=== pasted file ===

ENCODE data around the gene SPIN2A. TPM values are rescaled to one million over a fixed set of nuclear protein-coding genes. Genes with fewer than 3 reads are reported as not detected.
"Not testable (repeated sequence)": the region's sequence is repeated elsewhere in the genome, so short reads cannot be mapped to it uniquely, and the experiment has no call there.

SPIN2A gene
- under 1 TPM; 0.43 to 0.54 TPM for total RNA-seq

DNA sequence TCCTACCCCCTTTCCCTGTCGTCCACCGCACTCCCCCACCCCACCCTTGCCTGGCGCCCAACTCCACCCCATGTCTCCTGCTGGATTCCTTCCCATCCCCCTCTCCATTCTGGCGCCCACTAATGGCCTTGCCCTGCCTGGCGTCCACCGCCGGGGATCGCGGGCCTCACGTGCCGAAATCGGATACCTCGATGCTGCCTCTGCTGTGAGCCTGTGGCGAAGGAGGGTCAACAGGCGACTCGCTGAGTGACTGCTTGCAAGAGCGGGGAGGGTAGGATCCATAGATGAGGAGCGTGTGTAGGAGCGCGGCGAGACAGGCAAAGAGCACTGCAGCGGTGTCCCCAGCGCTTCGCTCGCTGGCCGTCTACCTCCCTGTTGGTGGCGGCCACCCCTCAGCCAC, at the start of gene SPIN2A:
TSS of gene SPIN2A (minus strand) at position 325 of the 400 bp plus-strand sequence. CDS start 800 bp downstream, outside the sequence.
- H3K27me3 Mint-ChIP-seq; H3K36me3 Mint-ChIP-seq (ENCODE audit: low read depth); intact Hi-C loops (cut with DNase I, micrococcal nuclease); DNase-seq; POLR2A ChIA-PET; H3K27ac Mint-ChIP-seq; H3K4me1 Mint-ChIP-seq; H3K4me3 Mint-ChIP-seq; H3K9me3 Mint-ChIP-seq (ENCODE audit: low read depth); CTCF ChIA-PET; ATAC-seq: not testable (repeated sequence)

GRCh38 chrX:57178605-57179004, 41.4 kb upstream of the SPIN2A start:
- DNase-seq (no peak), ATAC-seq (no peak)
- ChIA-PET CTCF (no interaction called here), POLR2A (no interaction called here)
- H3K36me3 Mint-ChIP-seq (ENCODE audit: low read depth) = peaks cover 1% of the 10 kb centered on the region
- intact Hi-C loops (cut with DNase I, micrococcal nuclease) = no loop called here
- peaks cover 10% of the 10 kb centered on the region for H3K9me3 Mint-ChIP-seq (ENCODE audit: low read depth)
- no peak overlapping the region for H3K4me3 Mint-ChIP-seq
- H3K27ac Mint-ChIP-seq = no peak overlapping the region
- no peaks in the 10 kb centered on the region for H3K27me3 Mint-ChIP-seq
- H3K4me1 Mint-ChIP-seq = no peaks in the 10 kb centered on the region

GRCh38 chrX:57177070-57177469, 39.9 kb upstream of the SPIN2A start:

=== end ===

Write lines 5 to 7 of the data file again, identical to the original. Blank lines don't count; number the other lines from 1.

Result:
DNA sequence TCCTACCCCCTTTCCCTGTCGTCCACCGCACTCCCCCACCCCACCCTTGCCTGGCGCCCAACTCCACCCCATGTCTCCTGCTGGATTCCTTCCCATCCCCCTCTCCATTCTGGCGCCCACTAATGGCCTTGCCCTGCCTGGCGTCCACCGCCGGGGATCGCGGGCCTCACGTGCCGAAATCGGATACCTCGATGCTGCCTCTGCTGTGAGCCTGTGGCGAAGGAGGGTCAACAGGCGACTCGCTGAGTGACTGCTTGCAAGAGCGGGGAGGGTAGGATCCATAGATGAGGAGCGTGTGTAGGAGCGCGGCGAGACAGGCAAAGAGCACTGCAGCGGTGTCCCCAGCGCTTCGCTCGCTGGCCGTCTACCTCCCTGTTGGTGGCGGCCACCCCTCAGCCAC, at the start of gene SPIN2A:
TSS of gene SPIN2A (minus strand) at position 325 of the 400 bp plus-strand sequence. CDS start 800 bp downstream, outside the sequence.
- H3K27me3 Mint-ChIP-seq; H3K36me3 Mint-ChIP-seq (ENCODE audit: low read depth); intact Hi-C loops (cut with DNase I, micrococcal nuclease); DNase-seq; POLR2A ChIA-PET; H3K27ac Mint-ChIP-seq; H3K4me1 Mint-ChIP-seq; H3K4me3 Mint-ChIP-seq; H3K9me3 Mint-ChIP-seq (ENCODE audit: low read depth); CTCF ChIA-PET; ATAC-seq: not testable (repeated sequence)